When preterists read phrases like “the moon will not shed its light” and “coming on the clouds” and even “[violence/tribulation] never to be equaled again” they are fully aware of the idioms and hyperbole of Jesus or whoever else might be speaking. Likewise, when looking at Ezekiel, Daniel, or Revelation I have noticed that preterists are also aware of the genre of apocalyptic literature, which they glean from other sources just like the non-biblical parables. From this, they learn to look at Revelation in a way the author likely intended.

Preterism makes the Good News sound like “Good News.” There is another thing that I’ve noticed about preterism, that may not be essential to it, but often goes hand and hand: the idea that the Kingdom of God was initiated with the coming of Jesus and continues to this day.

This is some serious good news! The idea that the Kingdom of God is a way of life, a political order, and/or liberation of the oppressed etc deserves an entire blog. Preterists take it as a given and often articulate that God has been growing the Kingdom of God like a muster seed since its inception in the time of Jesus. There is also an assumption that waiting for Christ’s coming is preparing the world for him to come. This is like how you would clean up your house for an honored guest. The Church, then, works in the world to make the world better. When preterists say, “The Kingdom of God is at hand” they mean things like “We intend to liberate slaves” rather than “Christians are going to disappear and the planet will pretty much literally go to hell.”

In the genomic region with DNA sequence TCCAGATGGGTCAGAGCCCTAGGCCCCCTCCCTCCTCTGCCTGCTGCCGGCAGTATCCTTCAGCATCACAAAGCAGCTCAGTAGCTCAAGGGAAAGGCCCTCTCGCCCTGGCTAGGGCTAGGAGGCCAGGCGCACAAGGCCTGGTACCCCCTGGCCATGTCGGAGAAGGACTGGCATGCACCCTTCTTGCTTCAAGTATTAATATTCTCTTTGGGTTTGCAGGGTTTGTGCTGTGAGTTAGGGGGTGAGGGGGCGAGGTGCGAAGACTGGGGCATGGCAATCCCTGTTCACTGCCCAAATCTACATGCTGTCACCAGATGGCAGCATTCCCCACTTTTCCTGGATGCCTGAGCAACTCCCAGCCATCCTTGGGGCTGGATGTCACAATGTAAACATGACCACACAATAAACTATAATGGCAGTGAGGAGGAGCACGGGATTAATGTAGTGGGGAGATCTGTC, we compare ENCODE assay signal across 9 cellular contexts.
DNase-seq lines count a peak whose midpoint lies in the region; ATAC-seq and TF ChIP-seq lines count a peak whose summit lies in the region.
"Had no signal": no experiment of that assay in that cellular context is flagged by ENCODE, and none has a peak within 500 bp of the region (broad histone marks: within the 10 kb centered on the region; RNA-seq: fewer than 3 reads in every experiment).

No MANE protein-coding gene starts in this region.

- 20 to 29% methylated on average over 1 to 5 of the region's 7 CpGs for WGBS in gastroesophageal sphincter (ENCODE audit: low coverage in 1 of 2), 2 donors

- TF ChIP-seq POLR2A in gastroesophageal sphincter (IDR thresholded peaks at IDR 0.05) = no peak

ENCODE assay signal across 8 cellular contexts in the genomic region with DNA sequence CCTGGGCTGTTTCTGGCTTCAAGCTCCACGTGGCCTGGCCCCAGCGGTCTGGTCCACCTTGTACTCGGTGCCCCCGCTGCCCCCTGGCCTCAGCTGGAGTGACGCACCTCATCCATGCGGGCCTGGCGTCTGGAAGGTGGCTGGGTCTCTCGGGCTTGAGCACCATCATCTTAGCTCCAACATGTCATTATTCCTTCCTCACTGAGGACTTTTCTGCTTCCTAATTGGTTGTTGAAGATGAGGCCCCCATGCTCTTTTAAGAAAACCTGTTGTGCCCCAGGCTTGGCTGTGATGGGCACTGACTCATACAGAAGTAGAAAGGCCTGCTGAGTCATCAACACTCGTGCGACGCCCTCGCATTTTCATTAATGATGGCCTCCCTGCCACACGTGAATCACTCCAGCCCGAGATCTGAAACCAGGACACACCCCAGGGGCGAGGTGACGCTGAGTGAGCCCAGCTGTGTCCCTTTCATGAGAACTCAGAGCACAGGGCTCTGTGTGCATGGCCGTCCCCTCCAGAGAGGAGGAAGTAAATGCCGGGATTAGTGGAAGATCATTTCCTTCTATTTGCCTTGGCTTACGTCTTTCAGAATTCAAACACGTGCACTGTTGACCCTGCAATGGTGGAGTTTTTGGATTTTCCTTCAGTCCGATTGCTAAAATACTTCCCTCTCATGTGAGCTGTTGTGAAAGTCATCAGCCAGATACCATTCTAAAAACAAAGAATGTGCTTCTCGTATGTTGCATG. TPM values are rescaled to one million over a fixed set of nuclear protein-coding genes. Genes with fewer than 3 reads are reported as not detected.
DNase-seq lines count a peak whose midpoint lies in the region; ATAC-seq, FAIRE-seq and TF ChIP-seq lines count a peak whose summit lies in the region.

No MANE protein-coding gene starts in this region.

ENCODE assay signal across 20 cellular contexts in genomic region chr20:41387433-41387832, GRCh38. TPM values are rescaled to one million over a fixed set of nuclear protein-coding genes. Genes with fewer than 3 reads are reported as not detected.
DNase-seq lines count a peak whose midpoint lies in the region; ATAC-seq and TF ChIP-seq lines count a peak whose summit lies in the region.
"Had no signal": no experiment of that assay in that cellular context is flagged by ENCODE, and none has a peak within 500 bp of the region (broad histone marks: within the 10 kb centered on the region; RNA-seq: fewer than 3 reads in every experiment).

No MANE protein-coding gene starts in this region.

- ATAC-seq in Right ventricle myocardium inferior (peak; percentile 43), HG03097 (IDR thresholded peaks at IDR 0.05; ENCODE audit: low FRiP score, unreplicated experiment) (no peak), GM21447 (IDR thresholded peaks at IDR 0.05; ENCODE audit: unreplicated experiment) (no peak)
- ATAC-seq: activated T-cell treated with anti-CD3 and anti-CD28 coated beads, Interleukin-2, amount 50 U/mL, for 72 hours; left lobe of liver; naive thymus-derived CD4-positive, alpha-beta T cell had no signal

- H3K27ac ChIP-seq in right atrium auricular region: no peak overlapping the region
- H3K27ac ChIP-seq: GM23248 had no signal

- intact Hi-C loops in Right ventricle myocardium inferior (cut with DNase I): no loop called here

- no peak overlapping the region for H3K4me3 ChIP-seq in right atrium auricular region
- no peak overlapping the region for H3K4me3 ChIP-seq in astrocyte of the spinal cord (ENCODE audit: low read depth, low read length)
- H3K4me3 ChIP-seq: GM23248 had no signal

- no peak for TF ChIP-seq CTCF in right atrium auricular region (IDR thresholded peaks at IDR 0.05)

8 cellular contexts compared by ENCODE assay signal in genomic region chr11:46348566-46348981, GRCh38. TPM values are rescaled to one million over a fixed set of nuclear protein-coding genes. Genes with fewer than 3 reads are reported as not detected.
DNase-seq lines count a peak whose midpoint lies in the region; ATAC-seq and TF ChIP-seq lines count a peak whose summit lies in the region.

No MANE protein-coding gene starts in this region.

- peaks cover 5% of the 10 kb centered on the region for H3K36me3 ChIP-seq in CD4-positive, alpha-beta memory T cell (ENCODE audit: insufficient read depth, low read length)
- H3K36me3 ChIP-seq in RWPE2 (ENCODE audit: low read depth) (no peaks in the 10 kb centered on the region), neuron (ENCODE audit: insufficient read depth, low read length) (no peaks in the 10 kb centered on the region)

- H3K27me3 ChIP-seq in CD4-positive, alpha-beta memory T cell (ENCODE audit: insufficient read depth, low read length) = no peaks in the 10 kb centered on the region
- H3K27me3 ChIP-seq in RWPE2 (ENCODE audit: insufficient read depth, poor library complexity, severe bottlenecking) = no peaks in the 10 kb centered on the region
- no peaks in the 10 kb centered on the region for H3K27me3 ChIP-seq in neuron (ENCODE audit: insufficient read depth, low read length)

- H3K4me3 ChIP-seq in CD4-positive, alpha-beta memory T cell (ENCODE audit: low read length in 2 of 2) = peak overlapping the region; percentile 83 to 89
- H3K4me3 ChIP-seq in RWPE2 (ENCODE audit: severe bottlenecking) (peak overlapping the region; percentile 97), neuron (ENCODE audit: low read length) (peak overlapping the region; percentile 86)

All Hail Dee Dee Warren!

I think that those three reasons are only the beginning of why I am attracted to preterism. It really boils down to one thing; even before I knew there was something besides dispensational futurism (yes, I was eye-ball deep in a church that believes it), I learned the basics of hermerneutics. When I listen to the preterists, I hear them appealing to, understanding, and applying the principles I learned. Because of this, I simply trust them a lot more than others. Additionally, the idea of end times being about regenerating and providing hope for the world is an eschatology I am instinctively drawn to.

So color me an Orthodox preterist. It was inevitable after leaving Azusa Pacific anyway.

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Comments
  1. Dan says:

    >I admit, my friend, that I have very little idea what you are talking about, but I'm happy to have learned about it from you. I will look into this belief with serious thought and let you know what I think about it. Thank you for your challenging writing!

  2. Biomusician says:

    >I agree.Of course, I had to hit up Wikipedia to define "preterism" for me; but once I did, I realized that my amillennialist views and dislike for LaHaye/Jenkins have left me at preterism's doorstep.Thanks for the introduction.

  3. Jin-roh says:

    >I am honored to be delivering this gateway drug. :-)Seehttp://www.thepreteristsite.com-and-http://www.thepreteristpodcast.com

  4. Q says:

    >Aw, so sad the troller didn't come back. Oh well, I was looking forward to his tirade on how your worthless things like historical context and literary analysis and biblical exegesis and an acceptable hermeneutic don't get to what the HEART of scripture is about. Cuz, you know, all those things are worthless. Or something. Another good post.